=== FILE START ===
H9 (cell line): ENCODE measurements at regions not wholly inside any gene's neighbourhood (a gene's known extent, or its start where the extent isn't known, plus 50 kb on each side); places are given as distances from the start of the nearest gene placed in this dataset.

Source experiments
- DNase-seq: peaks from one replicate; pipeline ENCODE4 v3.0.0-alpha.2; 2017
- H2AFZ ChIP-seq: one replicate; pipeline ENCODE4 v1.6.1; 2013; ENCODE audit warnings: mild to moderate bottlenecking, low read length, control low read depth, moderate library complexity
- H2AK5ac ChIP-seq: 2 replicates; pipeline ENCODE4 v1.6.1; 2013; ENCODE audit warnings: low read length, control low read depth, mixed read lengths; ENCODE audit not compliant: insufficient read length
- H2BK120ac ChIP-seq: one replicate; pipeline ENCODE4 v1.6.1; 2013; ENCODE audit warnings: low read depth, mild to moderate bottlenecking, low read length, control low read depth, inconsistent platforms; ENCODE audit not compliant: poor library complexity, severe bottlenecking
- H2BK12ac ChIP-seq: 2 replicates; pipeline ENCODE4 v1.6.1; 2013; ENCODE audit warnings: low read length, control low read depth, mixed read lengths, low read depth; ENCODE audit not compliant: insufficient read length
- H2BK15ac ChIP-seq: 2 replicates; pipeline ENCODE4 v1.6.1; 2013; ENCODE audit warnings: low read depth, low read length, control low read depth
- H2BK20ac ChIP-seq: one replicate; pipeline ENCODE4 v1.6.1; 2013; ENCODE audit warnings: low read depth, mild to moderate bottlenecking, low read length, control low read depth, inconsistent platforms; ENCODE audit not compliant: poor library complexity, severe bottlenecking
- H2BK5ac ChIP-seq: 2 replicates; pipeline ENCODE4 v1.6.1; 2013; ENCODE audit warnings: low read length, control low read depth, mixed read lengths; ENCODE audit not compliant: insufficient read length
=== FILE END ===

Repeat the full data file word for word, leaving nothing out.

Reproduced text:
H9 (cell line): ENCODE measurements at regions not wholly inside any gene's neighbourhood (a gene's known extent, or its start where the extent isn't known, plus 50 kb on each side); places are given as distances from the start of the nearest gene placed in this dataset.

Source experiments
- DNase-seq: peaks from one replicate; pipeline ENCODE4 v3.0.0-alpha.2; 2017
- H2AFZ ChIP-seq: one replicate; pipeline ENCODE4 v1.6.1; 2013; ENCODE audit warnings: mild to moderate bottlenecking, low read length, control low read depth, moderate library complexity
- H2AK5ac ChIP-seq: 2 replicates; pipeline ENCODE4 v1.6.1; 2013; ENCODE audit warnings: low read length, control low read depth, mixed read lengths; ENCODE audit not compliant: insufficient read length
- H2BK120ac ChIP-seq: one replicate; pipeline ENCODE4 v1.6.1; 2013; ENCODE audit warnings: low read depth, mild to moderate bottlenecking, low read length, control low read depth, inconsistent platforms; ENCODE audit not compliant: poor library complexity, severe bottlenecking
- H2BK12ac ChIP-seq: 2 replicates; pipeline ENCODE4 v1.6.1; 2013; ENCODE audit warnings: low read length, control low read depth, mixed read lengths, low read depth; ENCODE audit not compliant: insufficient read length
- H2BK15ac ChIP-seq: 2 replicates; pipeline ENCODE4 v1.6.1; 2013; ENCODE audit warnings: low read depth, low read length, control low read depth
- H2BK20ac ChIP-seq: one replicate; pipeline ENCODE4 v1.6.1; 2013; ENCODE audit warnings: low read depth, mild to moderate bottlenecking, low read length, control low read depth, inconsistent platforms; ENCODE audit not compliant: poor library complexity, severe bottlenecking
- H2BK5ac ChIP-seq: 2 replicates; pipeline ENCODE4 v1.6.1; 2013; ENCODE audit warnings: low read length, control low read depth, mixed read lengths; ENCODE audit not compliant: insufficient read length